On the freeway, she hummed along at a cool 70 so smoothly that I dreaded to contemplate what her top end would feel like. On city streets, she gave me all the accelaration I wanted. My riding is spirited, but not all that fast by biker standards. So though the R is not a sportbike, she's significantly more than I am used to with Kate, and all the power I would realistically need. On city streets, she was a touch heavier than I was used to, but nimble enough, and I remember growing into a heavier bike when I first went from little Lazarus to Kate.
So I liked the R, and BMWs have one other special thing going for them: the odometer. An old car's odometer often rolls over to 00,000.0 at a hundred thousand miles, but any new car you buy today rolls over at a million. Motorcycles are like old cars, with 5.1 digit odometers --- except for BMWs, which roll over at a million. Reliability. When you see a picture of some mud-spattered lunatic on a 4,000 mile ride through Africa, the lunatic tends to be sitting on a BMW.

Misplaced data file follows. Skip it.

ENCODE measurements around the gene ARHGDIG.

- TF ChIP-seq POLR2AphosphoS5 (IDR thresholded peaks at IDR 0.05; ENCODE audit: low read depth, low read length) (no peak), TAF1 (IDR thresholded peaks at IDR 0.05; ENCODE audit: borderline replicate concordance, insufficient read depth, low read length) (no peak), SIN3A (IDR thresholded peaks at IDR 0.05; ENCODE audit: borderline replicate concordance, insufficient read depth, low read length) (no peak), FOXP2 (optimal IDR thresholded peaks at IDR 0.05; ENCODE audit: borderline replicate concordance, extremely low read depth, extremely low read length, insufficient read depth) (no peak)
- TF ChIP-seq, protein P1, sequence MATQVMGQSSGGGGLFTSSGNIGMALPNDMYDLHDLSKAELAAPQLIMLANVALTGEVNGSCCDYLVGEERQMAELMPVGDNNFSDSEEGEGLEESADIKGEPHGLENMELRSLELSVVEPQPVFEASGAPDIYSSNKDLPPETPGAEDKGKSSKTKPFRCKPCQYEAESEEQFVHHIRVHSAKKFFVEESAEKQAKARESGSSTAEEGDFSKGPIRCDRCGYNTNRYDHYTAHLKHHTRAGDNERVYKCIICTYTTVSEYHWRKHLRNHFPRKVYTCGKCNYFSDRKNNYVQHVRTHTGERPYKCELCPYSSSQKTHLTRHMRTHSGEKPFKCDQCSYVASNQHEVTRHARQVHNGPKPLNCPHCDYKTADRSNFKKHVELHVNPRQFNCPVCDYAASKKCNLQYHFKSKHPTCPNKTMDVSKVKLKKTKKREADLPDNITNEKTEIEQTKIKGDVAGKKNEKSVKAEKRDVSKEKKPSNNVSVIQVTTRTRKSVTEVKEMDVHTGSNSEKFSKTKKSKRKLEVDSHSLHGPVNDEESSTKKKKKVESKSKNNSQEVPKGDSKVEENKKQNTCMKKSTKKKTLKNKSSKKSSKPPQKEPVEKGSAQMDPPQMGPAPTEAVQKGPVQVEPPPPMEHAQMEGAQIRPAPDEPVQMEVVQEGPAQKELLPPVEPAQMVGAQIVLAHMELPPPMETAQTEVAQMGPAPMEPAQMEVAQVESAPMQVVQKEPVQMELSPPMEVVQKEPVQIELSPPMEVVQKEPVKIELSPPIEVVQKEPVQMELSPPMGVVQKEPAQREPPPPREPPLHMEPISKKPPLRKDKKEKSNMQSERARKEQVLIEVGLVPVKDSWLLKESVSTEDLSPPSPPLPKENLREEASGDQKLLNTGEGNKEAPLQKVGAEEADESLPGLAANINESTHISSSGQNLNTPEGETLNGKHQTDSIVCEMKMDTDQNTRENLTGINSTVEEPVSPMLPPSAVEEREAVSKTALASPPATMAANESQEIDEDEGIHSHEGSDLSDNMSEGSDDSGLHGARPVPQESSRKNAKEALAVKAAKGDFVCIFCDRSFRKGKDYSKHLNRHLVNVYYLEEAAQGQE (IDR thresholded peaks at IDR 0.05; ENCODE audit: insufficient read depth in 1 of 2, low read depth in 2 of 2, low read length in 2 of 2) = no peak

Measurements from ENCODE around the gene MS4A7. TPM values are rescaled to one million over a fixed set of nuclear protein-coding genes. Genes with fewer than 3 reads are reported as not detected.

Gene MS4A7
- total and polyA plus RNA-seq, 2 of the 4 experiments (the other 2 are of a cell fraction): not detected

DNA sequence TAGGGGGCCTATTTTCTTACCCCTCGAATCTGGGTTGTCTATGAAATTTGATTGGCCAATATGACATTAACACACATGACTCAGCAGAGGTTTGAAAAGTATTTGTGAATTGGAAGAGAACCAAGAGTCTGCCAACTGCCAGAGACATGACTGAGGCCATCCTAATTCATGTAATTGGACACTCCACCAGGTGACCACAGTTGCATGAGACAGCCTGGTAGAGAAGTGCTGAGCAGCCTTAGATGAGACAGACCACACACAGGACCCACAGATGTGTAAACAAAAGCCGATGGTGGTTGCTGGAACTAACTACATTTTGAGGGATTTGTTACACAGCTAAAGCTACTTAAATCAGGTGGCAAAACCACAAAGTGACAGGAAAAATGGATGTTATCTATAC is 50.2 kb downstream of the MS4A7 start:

On the other hand, I'm no longer so dependant on my bike for daily transportation, so I don't have to be quite so obsessive on this point. More poetic options are tempting. As with so many things, brains are the most important thing, but that doesn't mean I'm blind to beauty.
As I alluded to earlier, I've been fascinated by the sheer beauty of the Moto Guzzi V11. The Guzzi speaks not only to a sculptural aesthetic, but to an engineering aesthetic as well. The transverse V-twin engine is unique to the Guzzi marque and has a "yes it's weird but consider the advantages" charm, like the Wankel rotary engine, a kneeling chair, or my computer keyboard. I'm a sucker for that stuff.